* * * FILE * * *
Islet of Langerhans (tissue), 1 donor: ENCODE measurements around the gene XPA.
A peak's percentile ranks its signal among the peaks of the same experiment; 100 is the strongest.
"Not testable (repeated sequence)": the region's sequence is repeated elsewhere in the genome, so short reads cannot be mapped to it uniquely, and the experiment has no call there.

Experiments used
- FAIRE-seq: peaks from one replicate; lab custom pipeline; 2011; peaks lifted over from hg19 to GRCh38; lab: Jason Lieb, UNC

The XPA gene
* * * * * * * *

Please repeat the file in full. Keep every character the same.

Islet of Langerhans (tissue), 1 donor: ENCODE measurements around the gene XPA.
A peak's percentile ranks its signal among the peaks of the same experiment; 100 is the strongest.
"Not testable (repeated sequence)": the region's sequence is repeated elsewhere in the genome, so short reads cannot be mapped to it uniquely, and the experiment has no call there.

Experiments used
- FAIRE-seq: peaks from one replicate; lab custom pipeline; 2011; peaks lifted over from hg19 to GRCh38; lab: Jason Lieb, UNC

The XPA gene